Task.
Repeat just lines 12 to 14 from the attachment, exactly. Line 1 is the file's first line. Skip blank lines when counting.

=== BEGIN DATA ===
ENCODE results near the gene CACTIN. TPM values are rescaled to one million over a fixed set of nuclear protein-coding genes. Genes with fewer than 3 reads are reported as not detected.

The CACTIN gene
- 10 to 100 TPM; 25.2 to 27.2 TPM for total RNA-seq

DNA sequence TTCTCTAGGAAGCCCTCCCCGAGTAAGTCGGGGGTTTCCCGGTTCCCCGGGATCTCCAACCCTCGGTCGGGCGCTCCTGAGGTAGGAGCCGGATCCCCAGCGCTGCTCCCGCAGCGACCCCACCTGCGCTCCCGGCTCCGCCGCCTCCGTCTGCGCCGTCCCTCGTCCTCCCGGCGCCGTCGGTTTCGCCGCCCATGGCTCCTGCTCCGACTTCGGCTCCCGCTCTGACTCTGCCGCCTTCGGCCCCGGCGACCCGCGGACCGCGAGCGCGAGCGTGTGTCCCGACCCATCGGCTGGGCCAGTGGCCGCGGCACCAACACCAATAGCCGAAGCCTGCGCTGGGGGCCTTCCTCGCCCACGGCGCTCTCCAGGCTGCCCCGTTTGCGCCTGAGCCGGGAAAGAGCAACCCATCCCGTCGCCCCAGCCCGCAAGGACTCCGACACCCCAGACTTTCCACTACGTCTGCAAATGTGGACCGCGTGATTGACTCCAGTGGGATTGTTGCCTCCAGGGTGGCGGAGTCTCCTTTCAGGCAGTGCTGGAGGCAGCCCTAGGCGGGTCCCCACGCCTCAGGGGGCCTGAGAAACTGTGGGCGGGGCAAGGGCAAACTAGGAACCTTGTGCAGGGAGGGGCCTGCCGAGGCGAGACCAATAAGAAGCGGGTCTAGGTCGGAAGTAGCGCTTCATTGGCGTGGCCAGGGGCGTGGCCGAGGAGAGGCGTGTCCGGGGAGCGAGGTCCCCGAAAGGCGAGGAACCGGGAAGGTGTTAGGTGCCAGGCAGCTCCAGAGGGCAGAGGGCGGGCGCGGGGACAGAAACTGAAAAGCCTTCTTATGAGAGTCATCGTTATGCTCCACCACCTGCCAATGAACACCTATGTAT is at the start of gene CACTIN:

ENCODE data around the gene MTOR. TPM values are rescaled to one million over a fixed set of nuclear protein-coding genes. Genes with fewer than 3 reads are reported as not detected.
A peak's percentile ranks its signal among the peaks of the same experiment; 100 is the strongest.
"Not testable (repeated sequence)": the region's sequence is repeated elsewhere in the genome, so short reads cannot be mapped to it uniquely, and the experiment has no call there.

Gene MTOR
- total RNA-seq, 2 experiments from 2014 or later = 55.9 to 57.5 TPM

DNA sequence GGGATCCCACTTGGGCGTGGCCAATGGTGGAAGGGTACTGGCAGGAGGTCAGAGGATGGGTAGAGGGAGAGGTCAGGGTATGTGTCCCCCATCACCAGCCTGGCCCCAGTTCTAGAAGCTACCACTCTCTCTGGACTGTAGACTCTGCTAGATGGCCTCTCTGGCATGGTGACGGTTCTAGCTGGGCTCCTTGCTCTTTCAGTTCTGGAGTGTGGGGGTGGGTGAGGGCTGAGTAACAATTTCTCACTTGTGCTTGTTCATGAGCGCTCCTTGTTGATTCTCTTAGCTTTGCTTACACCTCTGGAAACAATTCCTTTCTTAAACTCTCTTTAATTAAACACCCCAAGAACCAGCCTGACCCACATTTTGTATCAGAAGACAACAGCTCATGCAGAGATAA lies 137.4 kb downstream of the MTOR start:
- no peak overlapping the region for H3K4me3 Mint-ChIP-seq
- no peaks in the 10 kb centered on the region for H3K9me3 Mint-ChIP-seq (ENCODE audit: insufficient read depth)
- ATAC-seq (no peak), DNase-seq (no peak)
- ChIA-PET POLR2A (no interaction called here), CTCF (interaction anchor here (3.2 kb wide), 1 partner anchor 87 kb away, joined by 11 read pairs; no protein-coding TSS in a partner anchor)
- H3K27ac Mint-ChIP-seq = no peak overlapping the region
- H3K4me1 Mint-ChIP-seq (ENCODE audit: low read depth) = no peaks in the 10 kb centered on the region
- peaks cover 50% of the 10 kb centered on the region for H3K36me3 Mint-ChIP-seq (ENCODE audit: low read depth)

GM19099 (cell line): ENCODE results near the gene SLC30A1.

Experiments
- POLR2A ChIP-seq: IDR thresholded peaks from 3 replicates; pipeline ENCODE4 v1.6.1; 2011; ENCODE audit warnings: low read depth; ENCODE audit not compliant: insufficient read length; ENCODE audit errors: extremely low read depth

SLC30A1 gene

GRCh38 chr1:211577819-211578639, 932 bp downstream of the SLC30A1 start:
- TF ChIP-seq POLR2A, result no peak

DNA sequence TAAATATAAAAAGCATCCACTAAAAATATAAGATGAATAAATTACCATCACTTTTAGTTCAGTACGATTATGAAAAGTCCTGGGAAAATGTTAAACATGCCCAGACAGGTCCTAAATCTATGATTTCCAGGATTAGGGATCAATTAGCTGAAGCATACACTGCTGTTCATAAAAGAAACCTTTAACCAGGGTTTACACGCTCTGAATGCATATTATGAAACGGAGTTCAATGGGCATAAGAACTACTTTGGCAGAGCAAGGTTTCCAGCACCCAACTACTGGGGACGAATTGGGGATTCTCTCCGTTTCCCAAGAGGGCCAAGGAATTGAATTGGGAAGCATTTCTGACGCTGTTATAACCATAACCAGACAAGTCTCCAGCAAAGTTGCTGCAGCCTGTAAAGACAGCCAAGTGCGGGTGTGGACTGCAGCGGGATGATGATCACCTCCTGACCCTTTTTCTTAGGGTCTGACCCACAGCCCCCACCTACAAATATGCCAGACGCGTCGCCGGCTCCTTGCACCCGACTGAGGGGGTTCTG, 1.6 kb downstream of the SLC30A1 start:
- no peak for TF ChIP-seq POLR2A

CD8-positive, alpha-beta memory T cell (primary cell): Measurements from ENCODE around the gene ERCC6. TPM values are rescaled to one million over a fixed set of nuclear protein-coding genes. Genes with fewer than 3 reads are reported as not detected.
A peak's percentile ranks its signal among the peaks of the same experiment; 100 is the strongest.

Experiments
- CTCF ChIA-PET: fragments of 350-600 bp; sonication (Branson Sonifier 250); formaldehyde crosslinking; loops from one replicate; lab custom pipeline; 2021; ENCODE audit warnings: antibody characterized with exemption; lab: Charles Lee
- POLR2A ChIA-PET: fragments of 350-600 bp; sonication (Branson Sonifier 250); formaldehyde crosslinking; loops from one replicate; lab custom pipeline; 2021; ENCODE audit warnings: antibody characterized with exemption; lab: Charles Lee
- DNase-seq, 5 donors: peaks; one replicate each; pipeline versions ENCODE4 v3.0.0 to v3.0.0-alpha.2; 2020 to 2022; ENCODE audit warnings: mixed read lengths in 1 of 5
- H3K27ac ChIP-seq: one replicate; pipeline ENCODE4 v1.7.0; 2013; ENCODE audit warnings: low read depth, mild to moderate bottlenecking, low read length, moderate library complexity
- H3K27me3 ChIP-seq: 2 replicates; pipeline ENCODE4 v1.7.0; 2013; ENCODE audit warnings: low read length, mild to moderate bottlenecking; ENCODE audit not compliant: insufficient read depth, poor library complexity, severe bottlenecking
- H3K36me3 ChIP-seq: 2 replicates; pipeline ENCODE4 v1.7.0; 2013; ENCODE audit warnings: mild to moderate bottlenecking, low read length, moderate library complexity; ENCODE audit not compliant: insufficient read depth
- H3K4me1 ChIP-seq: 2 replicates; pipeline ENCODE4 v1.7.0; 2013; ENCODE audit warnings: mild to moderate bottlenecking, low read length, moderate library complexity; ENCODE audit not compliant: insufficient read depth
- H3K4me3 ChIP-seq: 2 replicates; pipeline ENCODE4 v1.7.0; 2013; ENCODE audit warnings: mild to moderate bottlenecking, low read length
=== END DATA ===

- no peaks in the 10 kb centered on the region for H3K9me3 Mint-ChIP-seq (ENCODE audit: insufficient read depth)
- ATAC-seq (no peak), DNase-seq (no peak)
- ChIA-PET POLR2A (no interaction called here), CTCF (interaction anchor here (3.2 kb wide), 1 partner anchor 87 kb away, joined by 11 read pairs; no protein-coding TSS in a partner anchor)